Researchers at the University Medical Centre Hamburg-Eppendorf reveal that being exposed to the cold can actually cause a fat tissue called brown adipose tissue to clear harmful fat molecules from the blood stream. Being cold causes these brown fats to burn off high calorie molecules, and instead turning them into heat to keep the body warm.
If the body is exposed to these high calorie fat molecules, scientifically known as triglyceride-rich lipoproteins which are obtained from food, then this can cause the arteries to harden and lead to cardiovascular disease. These fats also build up white fat deposits around the body, which in volume can lead to obesity.
The Researchers also claim that exposure to the cold will increase the activity of brown fat tissue, which could help to reduce the impact of high fat diets in humans while also helping those who are obese to burn off excess body fat.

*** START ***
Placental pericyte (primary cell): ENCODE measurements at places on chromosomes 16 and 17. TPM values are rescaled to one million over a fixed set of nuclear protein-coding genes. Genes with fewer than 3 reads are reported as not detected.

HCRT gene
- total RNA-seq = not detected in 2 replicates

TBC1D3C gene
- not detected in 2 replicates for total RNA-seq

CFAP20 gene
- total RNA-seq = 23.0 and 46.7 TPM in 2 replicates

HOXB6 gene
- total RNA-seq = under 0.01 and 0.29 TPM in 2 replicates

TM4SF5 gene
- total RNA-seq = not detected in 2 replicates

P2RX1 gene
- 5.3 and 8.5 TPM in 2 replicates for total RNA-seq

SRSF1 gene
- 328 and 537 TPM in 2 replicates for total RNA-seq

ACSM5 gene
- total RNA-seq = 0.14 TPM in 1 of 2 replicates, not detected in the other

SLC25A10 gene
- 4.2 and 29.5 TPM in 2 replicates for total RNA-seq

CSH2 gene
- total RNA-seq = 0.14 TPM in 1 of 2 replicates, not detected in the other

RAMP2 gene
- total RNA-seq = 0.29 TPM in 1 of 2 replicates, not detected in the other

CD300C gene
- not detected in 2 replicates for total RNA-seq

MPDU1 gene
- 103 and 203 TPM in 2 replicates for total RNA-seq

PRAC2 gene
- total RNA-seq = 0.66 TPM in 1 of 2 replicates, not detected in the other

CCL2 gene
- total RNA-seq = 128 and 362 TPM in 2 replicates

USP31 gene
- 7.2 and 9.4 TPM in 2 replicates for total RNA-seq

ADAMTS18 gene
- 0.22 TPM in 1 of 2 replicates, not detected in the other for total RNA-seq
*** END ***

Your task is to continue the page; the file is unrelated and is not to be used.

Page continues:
Adult humans typically have stores of brown fat in their upper chest and neck areas. The recent findings also suggest that deposits of white fat can even be converted to brown fats if exposed to cold conditions for sustained periods. This in turn would reduce the risk of heart disease as these brown fats can be converted to body heat instead.
Anyone seeking further information regarding cardiology should read the following articles by Professor Avajit Lahiri, Clinical Cardiologist
- Diagnosing and Treating Heart Disease
- Monitoring the Risk of Heart Disease in Patients with Diabetes
Anyone seeking further information regarding nutrition and the impact of lifestyle and diet on their health should read the following article by Jane Clarke, Dietician and Nutritionist